Spending Is The Purpose of Government in a Democracy

How often do we hear that “government spending is bad,” or “the government spends too much money”?

The purpose of government in a democracy is to do things for We the People to make our lives better. We the People make the decisions, and allocate resources toward making our lives better. Government spending is the point of democracy. Government in a democracy spends to make our lives better.

Here’s an experiment. When you hear the word “government” substitute the words “decision-making by We the People.”

When you hear, “Government regulation gets in the way of business” try this, “We the People are supposed to decide to regulate business activities to protect US”.

When you hear “the private sector should decide how to spend money,” try this, “In a democracy We the People decide to have roads and rail and solar power, etc.” When you hear that “taxes are theft,” try this, “We the People decide to tax the rich and their corporations so they don’t get so big that we can’t control them.”

This is not how it is today in this country. For decades we’ve been told that government – decision-making by We the People – is bad, that government spending – We the People doing things to make our lives better – is bad, that regulating – We the People protecting each other – is bad. And this has made our democracy weak.

So now many people believe anything government (democracy) does is bad and government spending is bad. That is anti-democracy, and we are living with the consequences of decades of that anti-democracy propaganda.

A Democracy Would Not Tolerate Homelessness

Richard (RJ) Eskow, writing at Absolute Zero, in A Society That Makes People Homeless Has Lost Its Humanity,

Shelter is a basic survival need, along with food, clothing and health care. But it’s even more than that. It’s also a psychic and spiritual need. As the French philosopher Gaston Bachelard wrote: “A home shelters daydreaming, a home protects the dreamer, a home allows us to dream in peace.”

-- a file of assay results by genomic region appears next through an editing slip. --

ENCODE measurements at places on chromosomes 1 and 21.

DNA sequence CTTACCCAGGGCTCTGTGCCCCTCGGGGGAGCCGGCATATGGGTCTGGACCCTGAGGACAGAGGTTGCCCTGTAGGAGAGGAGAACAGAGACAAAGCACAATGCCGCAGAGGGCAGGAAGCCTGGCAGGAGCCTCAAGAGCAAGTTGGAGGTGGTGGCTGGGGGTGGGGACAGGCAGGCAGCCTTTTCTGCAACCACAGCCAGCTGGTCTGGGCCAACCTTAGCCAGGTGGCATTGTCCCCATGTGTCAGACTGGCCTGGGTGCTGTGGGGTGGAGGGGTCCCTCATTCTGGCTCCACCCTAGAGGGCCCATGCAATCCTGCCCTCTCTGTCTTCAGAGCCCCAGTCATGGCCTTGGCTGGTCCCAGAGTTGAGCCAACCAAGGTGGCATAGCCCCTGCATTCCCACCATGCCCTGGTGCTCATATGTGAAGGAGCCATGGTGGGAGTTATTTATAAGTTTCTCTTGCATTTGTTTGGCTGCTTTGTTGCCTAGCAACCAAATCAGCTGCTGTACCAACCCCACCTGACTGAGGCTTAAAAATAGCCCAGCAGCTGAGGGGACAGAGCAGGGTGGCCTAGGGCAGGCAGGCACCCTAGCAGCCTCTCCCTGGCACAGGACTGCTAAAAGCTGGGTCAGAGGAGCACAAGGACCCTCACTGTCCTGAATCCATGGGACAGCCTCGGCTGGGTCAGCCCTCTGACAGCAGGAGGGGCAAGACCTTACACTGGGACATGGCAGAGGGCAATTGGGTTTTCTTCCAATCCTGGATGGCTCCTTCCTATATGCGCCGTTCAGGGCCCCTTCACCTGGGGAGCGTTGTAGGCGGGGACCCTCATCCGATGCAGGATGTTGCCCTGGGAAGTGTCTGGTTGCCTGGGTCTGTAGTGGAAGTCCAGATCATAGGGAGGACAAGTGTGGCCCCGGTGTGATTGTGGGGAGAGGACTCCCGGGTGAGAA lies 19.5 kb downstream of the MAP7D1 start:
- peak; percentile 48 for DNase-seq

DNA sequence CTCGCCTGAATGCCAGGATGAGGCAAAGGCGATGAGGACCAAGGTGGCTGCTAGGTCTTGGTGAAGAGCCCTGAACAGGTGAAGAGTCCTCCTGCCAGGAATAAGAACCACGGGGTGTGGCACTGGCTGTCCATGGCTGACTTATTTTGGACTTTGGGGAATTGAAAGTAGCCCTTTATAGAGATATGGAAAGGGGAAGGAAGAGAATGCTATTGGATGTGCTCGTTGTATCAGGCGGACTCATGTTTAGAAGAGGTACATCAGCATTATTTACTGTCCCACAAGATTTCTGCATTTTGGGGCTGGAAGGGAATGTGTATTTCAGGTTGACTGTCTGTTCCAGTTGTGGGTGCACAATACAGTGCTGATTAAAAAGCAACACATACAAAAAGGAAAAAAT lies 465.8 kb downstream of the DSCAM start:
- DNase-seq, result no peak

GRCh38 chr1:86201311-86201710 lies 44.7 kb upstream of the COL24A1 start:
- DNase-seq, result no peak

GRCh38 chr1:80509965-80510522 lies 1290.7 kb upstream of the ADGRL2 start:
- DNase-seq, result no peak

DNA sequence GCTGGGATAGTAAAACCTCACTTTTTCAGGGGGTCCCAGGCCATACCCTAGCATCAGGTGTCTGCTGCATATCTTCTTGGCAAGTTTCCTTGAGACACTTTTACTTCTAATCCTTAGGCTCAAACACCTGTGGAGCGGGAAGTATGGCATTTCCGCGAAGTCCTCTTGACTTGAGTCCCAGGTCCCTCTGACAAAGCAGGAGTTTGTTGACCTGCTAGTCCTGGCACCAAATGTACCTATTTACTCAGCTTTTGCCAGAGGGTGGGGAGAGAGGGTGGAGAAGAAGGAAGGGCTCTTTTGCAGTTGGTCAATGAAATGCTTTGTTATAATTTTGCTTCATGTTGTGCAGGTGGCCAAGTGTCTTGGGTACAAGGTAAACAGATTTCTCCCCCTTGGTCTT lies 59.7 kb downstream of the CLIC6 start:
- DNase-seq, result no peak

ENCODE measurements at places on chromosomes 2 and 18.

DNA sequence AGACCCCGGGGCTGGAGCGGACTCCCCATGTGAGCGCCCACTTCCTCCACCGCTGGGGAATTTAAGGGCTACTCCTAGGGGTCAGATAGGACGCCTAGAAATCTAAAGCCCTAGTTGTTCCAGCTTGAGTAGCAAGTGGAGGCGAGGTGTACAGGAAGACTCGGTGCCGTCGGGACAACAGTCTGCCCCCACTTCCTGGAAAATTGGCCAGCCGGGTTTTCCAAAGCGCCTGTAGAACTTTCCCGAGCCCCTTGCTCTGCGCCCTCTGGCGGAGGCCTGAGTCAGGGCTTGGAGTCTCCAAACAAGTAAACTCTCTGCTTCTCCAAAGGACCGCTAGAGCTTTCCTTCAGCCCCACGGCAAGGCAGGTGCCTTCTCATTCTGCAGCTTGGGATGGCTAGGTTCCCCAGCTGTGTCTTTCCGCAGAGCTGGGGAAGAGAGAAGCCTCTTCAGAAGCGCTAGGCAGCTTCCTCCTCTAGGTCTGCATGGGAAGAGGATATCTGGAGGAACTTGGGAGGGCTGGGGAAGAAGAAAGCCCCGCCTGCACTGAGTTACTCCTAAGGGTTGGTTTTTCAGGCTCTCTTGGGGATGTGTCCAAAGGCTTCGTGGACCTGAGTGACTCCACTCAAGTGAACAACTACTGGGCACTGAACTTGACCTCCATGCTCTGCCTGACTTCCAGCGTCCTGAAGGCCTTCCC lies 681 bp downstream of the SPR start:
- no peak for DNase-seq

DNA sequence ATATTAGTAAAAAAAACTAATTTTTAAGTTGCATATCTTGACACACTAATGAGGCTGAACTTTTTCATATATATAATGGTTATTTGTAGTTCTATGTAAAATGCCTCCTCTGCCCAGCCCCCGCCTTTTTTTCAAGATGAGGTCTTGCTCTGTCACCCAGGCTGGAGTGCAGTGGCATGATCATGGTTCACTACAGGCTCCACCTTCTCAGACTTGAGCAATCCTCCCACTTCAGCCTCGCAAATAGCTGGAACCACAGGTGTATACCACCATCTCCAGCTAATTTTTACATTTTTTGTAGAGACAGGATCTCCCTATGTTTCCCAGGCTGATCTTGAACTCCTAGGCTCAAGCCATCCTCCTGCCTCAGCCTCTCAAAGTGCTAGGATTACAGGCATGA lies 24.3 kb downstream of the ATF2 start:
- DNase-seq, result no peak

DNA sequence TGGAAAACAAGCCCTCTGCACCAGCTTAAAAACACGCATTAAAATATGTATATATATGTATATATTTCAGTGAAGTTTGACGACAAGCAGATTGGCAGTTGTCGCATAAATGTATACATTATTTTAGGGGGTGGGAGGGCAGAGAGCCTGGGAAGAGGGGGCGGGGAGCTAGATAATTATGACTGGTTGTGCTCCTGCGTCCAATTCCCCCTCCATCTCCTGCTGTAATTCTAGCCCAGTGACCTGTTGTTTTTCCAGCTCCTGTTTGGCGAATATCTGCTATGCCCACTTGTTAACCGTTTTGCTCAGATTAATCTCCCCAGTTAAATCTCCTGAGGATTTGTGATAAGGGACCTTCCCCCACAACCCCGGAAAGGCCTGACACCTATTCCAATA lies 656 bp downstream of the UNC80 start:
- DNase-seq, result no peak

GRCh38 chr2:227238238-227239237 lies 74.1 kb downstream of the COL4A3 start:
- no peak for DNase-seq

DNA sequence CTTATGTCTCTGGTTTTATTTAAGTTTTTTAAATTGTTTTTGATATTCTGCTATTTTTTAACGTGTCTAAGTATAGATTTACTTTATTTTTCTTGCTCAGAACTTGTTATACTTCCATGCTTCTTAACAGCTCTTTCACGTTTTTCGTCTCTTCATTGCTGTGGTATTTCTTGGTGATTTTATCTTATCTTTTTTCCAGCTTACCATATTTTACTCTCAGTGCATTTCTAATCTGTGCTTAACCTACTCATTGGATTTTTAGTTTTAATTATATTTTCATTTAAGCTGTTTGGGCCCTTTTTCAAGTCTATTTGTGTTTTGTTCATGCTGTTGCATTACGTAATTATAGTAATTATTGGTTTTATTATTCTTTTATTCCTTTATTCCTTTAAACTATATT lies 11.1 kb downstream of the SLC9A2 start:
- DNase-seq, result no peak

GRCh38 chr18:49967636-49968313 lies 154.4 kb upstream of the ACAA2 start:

We cannot experience our full humanity without a home, which is one of many reasons why housing is both a basic human need and a basic human right. It’s another reason why the US housing crisis is unforgivable.

In a decent society, nobody would have to spend a single night without a home. And people don’t ‘become’ homeless. We make them homeless, through the deliberate choices we make as a society. With half a million people already unhoused and millions more at risk, it’s time to ask: What kind of people are we? Who are we, that we allow this to happen?

Do “we” do this, or is it because We the People are not making the choices?

Imagine Economic Democracy

We don’t have to “bring back jobs from China.” Economists explain that exporting low-level jobs and automating free up resources so “we” can have more $ and free time. And places climbing the jobs ladder get jobs.

The problem is how “we” are distributing the gains. Right now a company ships jobs away or automates and a few already-wealthy people in charge of the company get all of the gains. The workers a shit out of luck. They lose homes, etc.

AND on top of that the owners of companies use those job losses to break unions, etc, forcing wages down. “Shut up and accept the pay cut or we’ll fire you.”

Imagine Democracy

It doesn’t have to be that way.

Imagine if “we” all shared the gains, and received more $ and free time. And as those other countries automate, etc., they also get more $ and free time.

What we need is democracy (aka “socialism”,) so we can GET that $ and free time.

Imagine if we had an economic system designed to be of, by and for We the People, where we require that automation and job exports mean those economic gains go to US – We the people – instead of an already-wealthy few.

A company improves efficiency by automating, etc., and the gains go into a fund. As all the companies do this, the fund provides income to working people. People get the same pay and reduced hours because the efficiencies mean there is less work to do. Or they can move up the ladder to more-skilled jobs for more pay.

In other words, imagine democracy